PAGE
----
You ask it, I'll answer it. Most of the questions I get are on writing, about the books or about being Alaskan, so here we go...
1) Do your books need to be read in order? Each novel & novella is capable of standing alone, but characters from early books do make appearances in later stories in each series. If you want to avoid all spoilers and read them chronologically, the recommended reading order is as follows. (These books are being re-released and many of them will have new titles.
The Ghost Shrink, the Accidental Gigolo & the Poltergeist Accountant
The Ghost Exterminator: A Love Story
A Cop & A Feel
The Naked Detective
Taming the Lion
Tangling with the Tiger
2) When are you going to write more Lone Pine Pride books? I'm not sure. Now that my rights are no longer tied up, I am finally free to consider the prospect, but lately I have been focusing on my contemporary romances. (See: Lizzie Shane.)
3) How sexy and/or explicit are your books? I write at a variety of heat levels. On each book's webpage here at Casa Andrews there is a heat level indicator to help readers find the ones that best suit their tastes.
Heat Level Guidelines: (Yes, I used salsa ratings. Cuz that's how I roll.)
Mild(ish): The most tame books I write. Some "salty" language will be used and there will be references to love-making, but no fully actuated love-scenes on the page. (Ex. A Cop & A Feel)
Medium-Hot: Most of my books fall into this category. Adult language, strongly sensual love-scenes on the page, but the focus is still strongly on the romance. (Ex. The Ghost Exterminator)
Hot: More adult language, more focus on the sexytimes, more explicit and detailed language. (Ex. Serengeti Sunrise)
Extra-Spicy: Turn up the heat. Explicit language, mild kink, fully developed and detailed love scenes, strongly focused on the frankly sexual. (Ex. Serengeti Storm)
1) Why do you write? It's an addiction. I have to get my fix or I start to twitch.
2) Where do you get your ideas? Darned if I know. I'm just glad they keep coming. What's that one about gift horses?
3) What do you like to read?Everything. I don't have a To-Be-Read pile, I have a To-Be-Read bookcase. There aren't enough hours in the day (which is why I often substitute reading for sleep). Some of my favorites are listed over on the Recommended Reading Page.
4) Do you really want to write a romance about duct tape? Yep. I fully believe all problems can be solved with duct tape - even romantic ones. It's an Alaskan thing.
1) Is it cold there? Yes. (Several different people have asked me each of these questions. Honest.)
Admittedly, this question isn't as silly as it sounds. There are parts of Alaska (e.g. Ketchikan on the southeast panhandle) where the weather is more similar to Seattle than the Arctic Circle. I'm from Anchorage where it does get pretty cold, but no worse than, say, Chicago in January. The main difference is that our winter lasts a really looooong time (Sept-May). There are parts of Alaska where the winters are much worse than the lower-48, but I've never been to Barrow in February, so I can't comment. It would be like someone in Dallas commenting on winters in Minneapolis. Alaska is a big state.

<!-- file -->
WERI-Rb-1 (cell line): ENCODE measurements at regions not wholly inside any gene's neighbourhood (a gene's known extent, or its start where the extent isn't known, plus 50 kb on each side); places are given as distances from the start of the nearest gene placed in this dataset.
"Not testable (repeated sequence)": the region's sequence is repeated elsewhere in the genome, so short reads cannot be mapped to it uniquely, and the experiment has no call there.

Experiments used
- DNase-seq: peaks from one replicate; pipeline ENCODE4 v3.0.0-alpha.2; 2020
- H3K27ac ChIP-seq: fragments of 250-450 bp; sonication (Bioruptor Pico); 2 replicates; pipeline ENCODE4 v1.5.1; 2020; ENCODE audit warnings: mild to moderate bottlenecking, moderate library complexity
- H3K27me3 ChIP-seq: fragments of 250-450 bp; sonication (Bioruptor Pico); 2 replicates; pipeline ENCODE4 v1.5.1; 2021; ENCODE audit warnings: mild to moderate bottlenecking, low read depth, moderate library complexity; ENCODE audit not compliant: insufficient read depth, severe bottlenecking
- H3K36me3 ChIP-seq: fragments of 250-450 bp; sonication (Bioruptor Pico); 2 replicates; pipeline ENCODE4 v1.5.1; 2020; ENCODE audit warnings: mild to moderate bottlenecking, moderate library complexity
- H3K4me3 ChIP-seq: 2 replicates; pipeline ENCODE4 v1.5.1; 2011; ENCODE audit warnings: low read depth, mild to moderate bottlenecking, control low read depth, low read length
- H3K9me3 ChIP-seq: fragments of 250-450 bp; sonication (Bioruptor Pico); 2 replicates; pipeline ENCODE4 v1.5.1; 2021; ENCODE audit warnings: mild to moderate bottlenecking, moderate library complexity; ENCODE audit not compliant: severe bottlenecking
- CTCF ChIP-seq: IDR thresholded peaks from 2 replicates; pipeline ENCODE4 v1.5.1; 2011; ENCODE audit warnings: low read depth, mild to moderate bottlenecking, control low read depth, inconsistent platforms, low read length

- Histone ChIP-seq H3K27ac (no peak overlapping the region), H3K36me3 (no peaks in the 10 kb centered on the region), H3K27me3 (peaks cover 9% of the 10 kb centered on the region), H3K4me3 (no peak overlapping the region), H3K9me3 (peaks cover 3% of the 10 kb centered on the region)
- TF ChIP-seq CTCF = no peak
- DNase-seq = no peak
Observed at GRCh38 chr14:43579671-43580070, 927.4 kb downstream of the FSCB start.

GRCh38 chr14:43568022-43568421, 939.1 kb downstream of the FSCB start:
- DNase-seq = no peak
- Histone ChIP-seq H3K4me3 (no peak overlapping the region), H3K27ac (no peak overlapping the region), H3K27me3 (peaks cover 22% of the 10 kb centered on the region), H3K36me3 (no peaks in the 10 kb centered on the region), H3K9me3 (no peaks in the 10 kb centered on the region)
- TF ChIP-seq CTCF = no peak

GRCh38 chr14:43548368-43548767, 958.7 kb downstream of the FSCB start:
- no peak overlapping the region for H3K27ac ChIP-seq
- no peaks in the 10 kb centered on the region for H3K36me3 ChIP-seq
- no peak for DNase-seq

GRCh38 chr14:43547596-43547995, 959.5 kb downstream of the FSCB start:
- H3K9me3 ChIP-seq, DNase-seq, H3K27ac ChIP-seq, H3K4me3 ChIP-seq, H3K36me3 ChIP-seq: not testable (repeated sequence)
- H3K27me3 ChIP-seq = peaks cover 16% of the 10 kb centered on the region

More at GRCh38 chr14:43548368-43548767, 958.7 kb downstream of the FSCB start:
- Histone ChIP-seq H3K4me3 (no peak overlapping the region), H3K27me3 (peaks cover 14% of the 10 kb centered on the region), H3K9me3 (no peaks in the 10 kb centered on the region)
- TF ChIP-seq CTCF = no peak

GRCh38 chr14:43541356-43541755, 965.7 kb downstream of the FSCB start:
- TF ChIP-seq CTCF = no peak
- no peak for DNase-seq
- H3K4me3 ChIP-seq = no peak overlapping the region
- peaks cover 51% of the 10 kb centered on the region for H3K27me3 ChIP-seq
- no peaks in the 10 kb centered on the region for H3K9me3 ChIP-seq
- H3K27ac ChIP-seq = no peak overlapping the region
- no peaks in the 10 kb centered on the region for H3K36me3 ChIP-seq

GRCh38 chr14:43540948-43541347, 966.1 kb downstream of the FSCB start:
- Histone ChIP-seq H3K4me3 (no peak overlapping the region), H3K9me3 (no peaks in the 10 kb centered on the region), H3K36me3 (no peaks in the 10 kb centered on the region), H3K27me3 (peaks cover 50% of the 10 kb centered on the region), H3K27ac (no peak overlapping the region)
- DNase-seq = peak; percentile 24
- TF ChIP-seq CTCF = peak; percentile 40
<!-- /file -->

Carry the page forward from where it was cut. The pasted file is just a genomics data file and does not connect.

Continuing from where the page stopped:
2) Do you live in an igloo? You betcha. Split level igloo with a two dog-sled garage. (People really do ask this and I always hope that the question is about as serious as my answer.)
3) Are there really six months of light and six months of darkness? Well, we don't have an enormous switch being thrown in September and March to turn the lights on and off over Alaska, but the light does vary more extremely than in the Lower-48
In Anchorage, we get up to 20 hours of daylight around the summer solstice, but the sun never gets very far below the horizon so there is a permanent twilight between midnight and four a.m. In December, we will have as few as six hours of daylight and the sun never gets very high in the sky so the day has sort of a pale quality to it. And that's just in Anchorage - which is in the southern part of the state. It's even more extreme up north.
A lot of people who transplant from the lower-48 have a hard time getting used to the light/darkness. There is seasonal depression related to both the lack of light and the lack of darkness. Luckily, it never affected me. Having grown up there, that's my definition of normal. Winters are cold and dark. Summers are warm (relatively) and bright.
4) Do they really pay you to live there? Yep. No, really, they do. I swear. It's called the Permanent Fund Dividend. Each Alaskan gets a share of the State of Alaska oil revenue. A check goes out every fall to residents and the amount varies based on how the Fund did over the last few years. It helped put me through college. Yay, oil!
5) Did you drive that here? (Referring to my car with its Alaskan license plates-which has been spotted in every state except Hawaii. Unfortunately, my fabulous little car is neither amphibious nor can it fly. Yet. In the mean time, I drive. I've only met two people who refused to believe Alaska really is connected. (Hint: You go through Canada. We are not an island in a box next to Hawaii.)
6) Is it true there are four men to every woman in the state? I haven't looked up the statistics lately, but this one is sort of true and false. TRUE: Men in Alaska did outnumber the women by a lot at one point, BUT most of those extra guys were working on oil wells, military bases, or so far in the bush (read as "backwoods country") that they weren't accessible to the lonely ladies who actually outnumber the men in more urban areas.
When in doubt, remember my favorite Alaskan bumper sticker: Alaskan Men - the Odds are Good, but the Goods are Odd.